Thursday, November 5, 2009
Up On the Silver Screen
Our living room on Jane Street.
When Ted and I had to move out of our Jane Street apartment and were thrown unexpectedly into the height of the New York real estate market, our friend filmmaker Josh Kletzkin made an 18 minute movie about it called "Change of Living." I wrote about it before; you can read about the plot and watch a clip here. On Tuesday the film was presented at the opening night of the Big Apple Film Festival!
I was anxious about it. The film is personal and emotional. We have shown it to some family and friends on the dvd player, but I was unsure about seeing it with 150 strangers on the big screen. Plus, what to wear on the red carpet?! Seriously, I was nervous.
Josh is in England filming another movie so we met his charming family before the screening and had dinner at Lucky Strike on Grand Street which was good. Then we tottered on to the Tribeca Cinemas on Canal Street where we found a typical New York scene of mobs of people jostling to get in. We squeezed our way into the theater and settled down. Three films were to be shown in the program; ours was the second. There were some other guys we knew who were there to see the third film. I thought, "They are going to know more about us than they ever expected!"
The first film was shown – a heart breaking piece about homeless children in South Africa. After that, honestly, our moving dilemna did not seem so serious. There was a brief pause and then our movie started. I don't think I breathed through the entire 18 minutes. But despite some uncomfortable emotional onscreen moments, it was fun to see the movie again. I think Ted and I went through that stressful move pretty gracefully, considering. And Josh tells the story well, tying in different threads and using a clever narrative scheme; the film received enthusiastic applause.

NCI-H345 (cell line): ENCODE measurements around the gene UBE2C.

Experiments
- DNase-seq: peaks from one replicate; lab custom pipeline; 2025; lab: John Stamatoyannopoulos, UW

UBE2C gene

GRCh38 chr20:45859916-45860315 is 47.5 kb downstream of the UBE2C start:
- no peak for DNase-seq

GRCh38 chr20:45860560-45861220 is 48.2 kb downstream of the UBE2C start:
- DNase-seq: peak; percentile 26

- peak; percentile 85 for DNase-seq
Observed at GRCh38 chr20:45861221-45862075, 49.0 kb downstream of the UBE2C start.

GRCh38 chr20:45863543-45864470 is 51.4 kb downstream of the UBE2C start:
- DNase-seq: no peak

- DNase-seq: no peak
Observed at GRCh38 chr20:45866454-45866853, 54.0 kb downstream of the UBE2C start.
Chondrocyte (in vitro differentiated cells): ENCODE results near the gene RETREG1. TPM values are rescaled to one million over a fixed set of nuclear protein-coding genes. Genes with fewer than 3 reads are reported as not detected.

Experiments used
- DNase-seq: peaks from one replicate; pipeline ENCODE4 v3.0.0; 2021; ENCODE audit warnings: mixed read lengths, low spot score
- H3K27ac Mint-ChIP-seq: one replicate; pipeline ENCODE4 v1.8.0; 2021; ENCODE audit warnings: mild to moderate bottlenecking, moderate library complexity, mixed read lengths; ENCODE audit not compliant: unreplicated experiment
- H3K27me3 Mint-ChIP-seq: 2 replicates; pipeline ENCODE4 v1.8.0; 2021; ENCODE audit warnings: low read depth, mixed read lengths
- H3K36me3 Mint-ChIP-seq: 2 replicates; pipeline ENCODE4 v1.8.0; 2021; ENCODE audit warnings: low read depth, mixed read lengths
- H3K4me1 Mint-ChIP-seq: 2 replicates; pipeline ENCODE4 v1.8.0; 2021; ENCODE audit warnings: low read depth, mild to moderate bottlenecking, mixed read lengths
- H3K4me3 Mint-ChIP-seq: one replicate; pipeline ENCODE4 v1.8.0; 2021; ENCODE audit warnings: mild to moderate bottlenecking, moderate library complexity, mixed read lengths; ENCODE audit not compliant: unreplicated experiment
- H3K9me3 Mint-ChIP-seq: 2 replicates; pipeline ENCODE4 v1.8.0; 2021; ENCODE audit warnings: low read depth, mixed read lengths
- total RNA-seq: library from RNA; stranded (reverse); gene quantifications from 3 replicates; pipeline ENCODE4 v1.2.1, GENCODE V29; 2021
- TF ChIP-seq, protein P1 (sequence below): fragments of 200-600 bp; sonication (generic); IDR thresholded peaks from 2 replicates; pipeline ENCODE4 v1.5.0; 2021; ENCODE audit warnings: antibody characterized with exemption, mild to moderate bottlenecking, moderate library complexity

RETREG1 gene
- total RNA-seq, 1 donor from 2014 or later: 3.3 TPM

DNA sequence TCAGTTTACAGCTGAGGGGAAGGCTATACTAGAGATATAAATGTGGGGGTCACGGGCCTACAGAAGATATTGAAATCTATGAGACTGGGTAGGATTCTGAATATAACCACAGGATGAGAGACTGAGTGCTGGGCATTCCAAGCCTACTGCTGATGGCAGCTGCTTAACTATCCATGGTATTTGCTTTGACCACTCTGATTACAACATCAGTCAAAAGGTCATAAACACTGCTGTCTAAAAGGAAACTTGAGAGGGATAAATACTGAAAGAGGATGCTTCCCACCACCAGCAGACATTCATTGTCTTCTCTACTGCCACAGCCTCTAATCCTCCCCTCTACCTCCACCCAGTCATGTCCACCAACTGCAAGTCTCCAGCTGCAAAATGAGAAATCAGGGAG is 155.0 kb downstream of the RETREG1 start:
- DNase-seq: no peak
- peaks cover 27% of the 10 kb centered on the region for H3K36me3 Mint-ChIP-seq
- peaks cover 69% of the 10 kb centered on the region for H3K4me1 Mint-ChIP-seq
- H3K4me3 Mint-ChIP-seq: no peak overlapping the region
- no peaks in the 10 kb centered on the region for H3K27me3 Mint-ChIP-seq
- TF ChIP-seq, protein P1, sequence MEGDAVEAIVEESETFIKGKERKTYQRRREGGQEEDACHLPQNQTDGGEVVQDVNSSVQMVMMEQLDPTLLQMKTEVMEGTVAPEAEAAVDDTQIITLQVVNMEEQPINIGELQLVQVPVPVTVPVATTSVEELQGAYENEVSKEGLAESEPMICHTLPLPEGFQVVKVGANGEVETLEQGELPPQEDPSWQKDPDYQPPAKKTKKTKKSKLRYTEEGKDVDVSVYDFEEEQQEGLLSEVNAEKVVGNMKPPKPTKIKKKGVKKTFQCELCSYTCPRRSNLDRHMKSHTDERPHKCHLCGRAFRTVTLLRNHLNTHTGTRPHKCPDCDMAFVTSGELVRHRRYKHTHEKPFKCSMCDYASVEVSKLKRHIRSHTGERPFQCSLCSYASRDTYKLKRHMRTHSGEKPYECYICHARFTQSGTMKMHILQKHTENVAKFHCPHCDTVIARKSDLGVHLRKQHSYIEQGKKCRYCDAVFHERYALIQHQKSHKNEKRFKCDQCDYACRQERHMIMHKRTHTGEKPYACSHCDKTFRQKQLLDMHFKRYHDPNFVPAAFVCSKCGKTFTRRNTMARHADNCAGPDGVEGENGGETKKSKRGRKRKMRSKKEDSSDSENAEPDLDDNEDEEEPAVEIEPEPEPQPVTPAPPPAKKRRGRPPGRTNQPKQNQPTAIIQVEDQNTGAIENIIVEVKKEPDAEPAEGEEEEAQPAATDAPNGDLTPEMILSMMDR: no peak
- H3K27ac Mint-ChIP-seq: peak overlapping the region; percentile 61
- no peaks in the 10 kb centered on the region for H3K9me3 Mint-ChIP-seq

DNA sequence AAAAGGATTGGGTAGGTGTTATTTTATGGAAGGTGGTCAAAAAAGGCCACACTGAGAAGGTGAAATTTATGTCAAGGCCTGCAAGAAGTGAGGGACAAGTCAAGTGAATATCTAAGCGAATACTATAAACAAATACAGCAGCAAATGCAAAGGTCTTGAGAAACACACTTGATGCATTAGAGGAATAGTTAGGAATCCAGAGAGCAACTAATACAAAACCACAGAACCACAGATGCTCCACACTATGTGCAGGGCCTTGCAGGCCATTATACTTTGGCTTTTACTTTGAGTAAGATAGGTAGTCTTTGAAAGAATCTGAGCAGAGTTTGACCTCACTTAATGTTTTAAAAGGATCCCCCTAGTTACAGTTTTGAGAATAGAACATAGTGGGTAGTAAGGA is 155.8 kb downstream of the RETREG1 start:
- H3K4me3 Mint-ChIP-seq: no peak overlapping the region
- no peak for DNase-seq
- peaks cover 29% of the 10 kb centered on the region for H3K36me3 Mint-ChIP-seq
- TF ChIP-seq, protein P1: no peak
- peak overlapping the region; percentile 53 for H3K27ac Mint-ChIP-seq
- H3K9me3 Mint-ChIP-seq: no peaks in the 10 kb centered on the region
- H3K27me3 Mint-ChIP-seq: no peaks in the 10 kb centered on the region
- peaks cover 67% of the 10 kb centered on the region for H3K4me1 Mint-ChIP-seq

There was to be a Q and A at the end of the third movie, but that one was pretty long. Josh's family was driving home so we all snuck out in the dark and repaired to the opening night reception next door for a couple of cold Stella Artois. I felt a sense of relief. On the way into the reception two women stopped Ted to tell him how much they liked the film. Later, on the sidewalk we passed someone checking his Blackberry. He looked up from the blue light and said, "Hey, you're the guys from the movie!" And then, "How do you like your new home?"